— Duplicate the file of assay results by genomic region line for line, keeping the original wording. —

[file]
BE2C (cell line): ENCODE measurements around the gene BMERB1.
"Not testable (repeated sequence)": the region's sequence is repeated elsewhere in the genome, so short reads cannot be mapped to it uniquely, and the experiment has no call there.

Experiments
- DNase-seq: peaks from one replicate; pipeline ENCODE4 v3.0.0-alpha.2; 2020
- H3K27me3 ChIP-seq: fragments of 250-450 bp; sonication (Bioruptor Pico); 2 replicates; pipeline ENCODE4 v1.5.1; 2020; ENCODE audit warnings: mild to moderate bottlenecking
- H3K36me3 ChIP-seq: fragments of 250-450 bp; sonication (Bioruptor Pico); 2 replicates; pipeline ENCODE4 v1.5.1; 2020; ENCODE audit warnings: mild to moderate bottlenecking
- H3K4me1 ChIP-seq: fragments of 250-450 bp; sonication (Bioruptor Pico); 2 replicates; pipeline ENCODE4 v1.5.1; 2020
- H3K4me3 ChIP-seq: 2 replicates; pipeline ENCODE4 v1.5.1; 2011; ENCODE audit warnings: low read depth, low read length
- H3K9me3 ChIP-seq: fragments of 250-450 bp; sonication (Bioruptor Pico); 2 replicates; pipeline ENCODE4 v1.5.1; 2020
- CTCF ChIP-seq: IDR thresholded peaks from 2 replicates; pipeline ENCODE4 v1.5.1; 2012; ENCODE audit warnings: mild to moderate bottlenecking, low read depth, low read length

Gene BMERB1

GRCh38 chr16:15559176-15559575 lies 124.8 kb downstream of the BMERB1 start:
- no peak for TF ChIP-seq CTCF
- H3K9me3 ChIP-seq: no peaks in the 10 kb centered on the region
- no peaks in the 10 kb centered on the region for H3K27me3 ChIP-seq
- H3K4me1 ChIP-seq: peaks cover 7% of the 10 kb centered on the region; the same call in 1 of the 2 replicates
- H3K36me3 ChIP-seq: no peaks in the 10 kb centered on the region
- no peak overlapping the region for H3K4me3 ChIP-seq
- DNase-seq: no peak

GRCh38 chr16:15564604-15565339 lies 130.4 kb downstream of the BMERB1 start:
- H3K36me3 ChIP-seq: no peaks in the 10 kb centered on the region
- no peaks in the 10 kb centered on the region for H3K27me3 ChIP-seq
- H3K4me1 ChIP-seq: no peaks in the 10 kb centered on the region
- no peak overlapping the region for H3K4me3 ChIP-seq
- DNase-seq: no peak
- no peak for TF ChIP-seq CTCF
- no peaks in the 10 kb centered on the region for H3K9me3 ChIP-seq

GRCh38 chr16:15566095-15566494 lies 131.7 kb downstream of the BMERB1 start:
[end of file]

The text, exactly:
BE2C (cell line): ENCODE measurements around the gene BMERB1.
"Not testable (repeated sequence)": the region's sequence is repeated elsewhere in the genome, so short reads cannot be mapped to it uniquely, and the experiment has no call there.

Experiments
- DNase-seq: peaks from one replicate; pipeline ENCODE4 v3.0.0-alpha.2; 2020
- H3K27me3 ChIP-seq: fragments of 250-450 bp; sonication (Bioruptor Pico); 2 replicates; pipeline ENCODE4 v1.5.1; 2020; ENCODE audit warnings: mild to moderate bottlenecking
- H3K36me3 ChIP-seq: fragments of 250-450 bp; sonication (Bioruptor Pico); 2 replicates; pipeline ENCODE4 v1.5.1; 2020; ENCODE audit warnings: mild to moderate bottlenecking
- H3K4me1 ChIP-seq: fragments of 250-450 bp; sonication (Bioruptor Pico); 2 replicates; pipeline ENCODE4 v1.5.1; 2020
- H3K4me3 ChIP-seq: 2 replicates; pipeline ENCODE4 v1.5.1; 2011; ENCODE audit warnings: low read depth, low read length
- H3K9me3 ChIP-seq: fragments of 250-450 bp; sonication (Bioruptor Pico); 2 replicates; pipeline ENCODE4 v1.5.1; 2020
- CTCF ChIP-seq: IDR thresholded peaks from 2 replicates; pipeline ENCODE4 v1.5.1; 2012; ENCODE audit warnings: mild to moderate bottlenecking, low read depth, low read length

Gene BMERB1

GRCh38 chr16:15559176-15559575 lies 124.8 kb downstream of the BMERB1 start:
- no peak for TF ChIP-seq CTCF
- H3K9me3 ChIP-seq: no peaks in the 10 kb centered on the region
- no peaks in the 10 kb centered on the region for H3K27me3 ChIP-seq
- H3K4me1 ChIP-seq: peaks cover 7% of the 10 kb centered on the region; the same call in 1 of the 2 replicates
- H3K36me3 ChIP-seq: no peaks in the 10 kb centered on the region
- no peak overlapping the region for H3K4me3 ChIP-seq
- DNase-seq: no peak

GRCh38 chr16:15564604-15565339 lies 130.4 kb downstream of the BMERB1 start:
- H3K36me3 ChIP-seq: no peaks in the 10 kb centered on the region
- no peaks in the 10 kb centered on the region for H3K27me3 ChIP-seq
- H3K4me1 ChIP-seq: no peaks in the 10 kb centered on the region
- no peak overlapping the region for H3K4me3 ChIP-seq
- DNase-seq: no peak
- no peak for TF ChIP-seq CTCF
- no peaks in the 10 kb centered on the region for H3K9me3 ChIP-seq

GRCh38 chr16:15566095-15566494 lies 131.7 kb downstream of the BMERB1 start: